That Yellow Bastard is an absolutely fantastic chapter – Sin City at its best. Police lieutenant John Hartigan is an hour away from retirement. Sixty, as hard as Harry, but suffering from acute angina. On the other side of town the sick and perverted son of a powerful, impervious senator is just about to do all kinds of wrong to 11 year old Nancy Callahan.

Hartigan has to save her and then save himself from the awful repercussions. The narrative drive here is excellent and a splash of colour in the black and white to pinpoint Hartigan’s foe is a great touch (seen before in a story The Babe Wore Red collected in Booze, Broads & Bullets).

Because of a bungled mafia killing the prostitutes of Old Town are again caught up in a gang war. Miho makes her reappearance in Family Values as she and Dwight track down the culprits to create the conditions for a vengeful and violent denouement.

This is as thin as it gets. The art is good but seems less able to support the weak storyline than earlier. And the storyline itself will not make too much sense to the reader who has not already got a sense of Sin City’s mores and seems merely to retread themes better explored elsewhere.

Booze, Broads & Bullets is a collection of Sin City shorts (including the excellent The Babe Wore Red; Lost, Lonely, & Lethal and Sex & Violence) that collects hard to find early episodes. This is a strong collection featuring many of the characters we’ve seen before (old favourite Marv appears in a powerful Christmas story called Silent Night).

Hell and Back is a surprising disappointment. Old Town doesn’t make an appearance and it, and its whores, have been inspiring noir essentials to the rest of the series. The hero, Wallace, an ex-Navy Seal, fails to garner the interest of the damaged Marv, the scheming Dwight or the heroic Hartigan and Miller’s art, usually relying on bold contrasting shapes, is fiddly here, unpolished and cramped. It is also over long, the plot unable to keep our interest, and Miller seems half-hearted, almost self-mimicking.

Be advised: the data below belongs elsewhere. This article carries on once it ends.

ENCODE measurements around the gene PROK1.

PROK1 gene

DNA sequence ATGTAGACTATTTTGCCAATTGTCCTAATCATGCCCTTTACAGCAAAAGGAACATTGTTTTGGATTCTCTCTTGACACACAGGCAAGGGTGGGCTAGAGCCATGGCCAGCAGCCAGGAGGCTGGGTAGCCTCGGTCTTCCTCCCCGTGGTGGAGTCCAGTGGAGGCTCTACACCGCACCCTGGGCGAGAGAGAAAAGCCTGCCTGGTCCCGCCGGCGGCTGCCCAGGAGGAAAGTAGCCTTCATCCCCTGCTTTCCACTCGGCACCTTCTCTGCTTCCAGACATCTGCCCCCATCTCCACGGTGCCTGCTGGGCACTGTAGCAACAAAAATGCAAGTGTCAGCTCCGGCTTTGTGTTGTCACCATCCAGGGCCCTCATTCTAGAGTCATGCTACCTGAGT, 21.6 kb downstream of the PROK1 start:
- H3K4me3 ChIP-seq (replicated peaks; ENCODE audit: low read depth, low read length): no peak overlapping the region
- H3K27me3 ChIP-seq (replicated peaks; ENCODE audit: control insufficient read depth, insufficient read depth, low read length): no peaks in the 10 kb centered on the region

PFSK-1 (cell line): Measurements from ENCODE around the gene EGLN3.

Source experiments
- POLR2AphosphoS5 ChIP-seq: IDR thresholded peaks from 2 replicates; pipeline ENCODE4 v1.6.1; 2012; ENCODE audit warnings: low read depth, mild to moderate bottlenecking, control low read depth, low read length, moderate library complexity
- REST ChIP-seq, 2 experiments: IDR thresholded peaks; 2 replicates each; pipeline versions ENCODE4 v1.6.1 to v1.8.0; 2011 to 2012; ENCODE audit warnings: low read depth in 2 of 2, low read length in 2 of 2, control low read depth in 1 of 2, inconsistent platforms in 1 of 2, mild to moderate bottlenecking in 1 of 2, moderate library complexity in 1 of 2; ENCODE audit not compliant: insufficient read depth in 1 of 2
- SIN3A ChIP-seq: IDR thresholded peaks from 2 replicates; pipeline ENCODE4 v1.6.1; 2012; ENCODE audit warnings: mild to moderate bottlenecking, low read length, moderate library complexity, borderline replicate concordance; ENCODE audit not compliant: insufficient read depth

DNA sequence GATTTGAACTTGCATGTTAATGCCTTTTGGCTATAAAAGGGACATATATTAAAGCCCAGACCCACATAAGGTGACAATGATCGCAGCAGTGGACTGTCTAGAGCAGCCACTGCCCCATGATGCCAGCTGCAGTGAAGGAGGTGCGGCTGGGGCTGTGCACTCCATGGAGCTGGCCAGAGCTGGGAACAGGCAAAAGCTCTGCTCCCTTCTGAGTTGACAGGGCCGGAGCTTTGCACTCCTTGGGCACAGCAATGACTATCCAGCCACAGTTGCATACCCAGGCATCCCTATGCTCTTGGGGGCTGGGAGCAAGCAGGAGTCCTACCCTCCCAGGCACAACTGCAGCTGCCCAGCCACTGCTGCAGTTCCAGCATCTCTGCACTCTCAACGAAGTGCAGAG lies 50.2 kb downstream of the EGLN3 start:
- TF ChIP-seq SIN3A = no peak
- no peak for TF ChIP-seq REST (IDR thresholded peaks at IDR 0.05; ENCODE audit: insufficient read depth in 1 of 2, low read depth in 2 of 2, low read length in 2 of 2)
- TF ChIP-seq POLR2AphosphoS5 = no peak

Sin City is a good series, parts of which (Sin City, A Dame to Kill For, That Yellow Bastard) are really excellent. Miller has shown that the comic form can support and explore the noir universe that pulp fiction now rarely realises: he takes us back to the shadows and the girls who work in them and who need protecting from the kind of men Miller’s heroes are only one step away from becoming.

March 2002 saw the publication of the10th Anniversary Edition that it is hoped returns the series to the promise of its early form because the early form showed that when a good writer and an accomplished artist work on some sound ideas they can produce really great books.

Sin City series:

Sin City (1): Sin City by Frank Miller, Titan Books, ISBN 1852864680

Sin City (2): A Dame to Kill For by Frank Miller, Titan Books, ISBN 1852865741

Sin City (3): The Big Fat Kill by Frank Miller, Titan Books, ISBN 1852866977

Sin City (4): That Yellow Bastard by Frank Miller, Titan Books, ISBN 1852868422

Sin City (5): Family Values by Frank Miller, Titan Books, ISBN, 1852868988

Sin City (6): Booze, Broads & Bullets by Frank Miller, Titan Books, ISBN, 1840230568 – short stories

Sin City (7): Hell and Back by Frank Miller, Titan Books, ISBN 1840231270

Sin City: 10th Anniversary Edition by Frank Miller 22/3/2002